Anthon y Farrell cuts up sausage for the meat sauce early Saturday afternoon in the kitchen at St. Cecilia Parish for the annual St. Cecilia Italian Dinner.
Brendan Curran, the organizer of the annual event, said the Italian dinner is now its 18th year.
It got started, he said, after he joined the church and someone asked him what he thought about parish politics.
“I said we needed a party,” he recalled.
Along with Steve Fling, they set up the annual dinner.
It’s not a fundraiser, Curran said, but a parish bonding event.
It takes a small army of volunteers from the St. Cecilia Parish Men’s Group — there are 50 guys on Curran’s mailing list for the dinner, he said — and it kicks off with an email in November followed by a single planning meeting on Feb. 1.
Then, early on the first Saturday each February, it’s time to get cooking.
More than 200 church members attend the three seatings for the Italian dinner, a word-of-mouth affair that’s always held on the first Saturday in February. Attendees usually include the oldest members of the parish to little babies, Curran said, “and everybody in between.”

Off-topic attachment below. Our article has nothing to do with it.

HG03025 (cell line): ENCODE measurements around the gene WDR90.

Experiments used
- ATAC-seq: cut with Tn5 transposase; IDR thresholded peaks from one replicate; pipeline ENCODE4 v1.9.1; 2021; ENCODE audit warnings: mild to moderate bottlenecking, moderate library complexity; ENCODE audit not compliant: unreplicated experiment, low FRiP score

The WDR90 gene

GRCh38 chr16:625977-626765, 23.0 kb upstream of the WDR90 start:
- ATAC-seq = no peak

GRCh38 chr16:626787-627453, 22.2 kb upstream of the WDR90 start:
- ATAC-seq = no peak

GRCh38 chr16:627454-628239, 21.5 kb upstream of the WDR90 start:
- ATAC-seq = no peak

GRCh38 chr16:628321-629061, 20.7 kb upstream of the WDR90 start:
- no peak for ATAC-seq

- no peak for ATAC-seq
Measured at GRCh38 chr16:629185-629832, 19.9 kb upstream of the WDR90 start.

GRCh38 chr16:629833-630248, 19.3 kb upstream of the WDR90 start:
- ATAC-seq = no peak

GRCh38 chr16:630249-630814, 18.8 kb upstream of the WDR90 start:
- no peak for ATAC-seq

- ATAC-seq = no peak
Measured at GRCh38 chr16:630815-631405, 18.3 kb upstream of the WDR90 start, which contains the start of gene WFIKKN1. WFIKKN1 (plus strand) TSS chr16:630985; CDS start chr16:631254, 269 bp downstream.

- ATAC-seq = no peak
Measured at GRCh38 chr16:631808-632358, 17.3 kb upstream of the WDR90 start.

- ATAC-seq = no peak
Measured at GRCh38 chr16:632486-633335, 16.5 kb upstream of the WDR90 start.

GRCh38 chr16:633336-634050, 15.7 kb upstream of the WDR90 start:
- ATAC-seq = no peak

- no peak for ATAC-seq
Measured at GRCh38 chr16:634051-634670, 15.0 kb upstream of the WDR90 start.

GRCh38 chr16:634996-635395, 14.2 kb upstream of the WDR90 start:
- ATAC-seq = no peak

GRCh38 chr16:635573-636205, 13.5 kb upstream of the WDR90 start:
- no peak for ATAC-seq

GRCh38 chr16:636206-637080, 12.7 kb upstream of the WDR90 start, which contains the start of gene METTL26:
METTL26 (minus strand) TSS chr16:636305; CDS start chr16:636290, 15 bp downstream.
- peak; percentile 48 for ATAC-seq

“It’s a very special event,” he said, noting the high quality of the food and wine served. “This isn’t the old spaghetti-and-meatballs.”
Farrell is the head chef for the pasta dinner, and he was joined in the Saint Cecilia kitchen on Saturday by John Burns and Ben Koehler, with George Cruz helping wherever needed.
Just outside the kitchen, next to the parking lot, Philip Hernandez was cooking penne rigate pasta in a jumbo stainless steel pot (actually a crawfish boiling cooker) set atop a propane-heated jet burner.
“This is one of my favorite adventures, because it’s the men of the parish,” Hernandez said of the dinner. “It’s fun. I love the fellowship.”
(Brian Kelly | Bainbridge Island Review)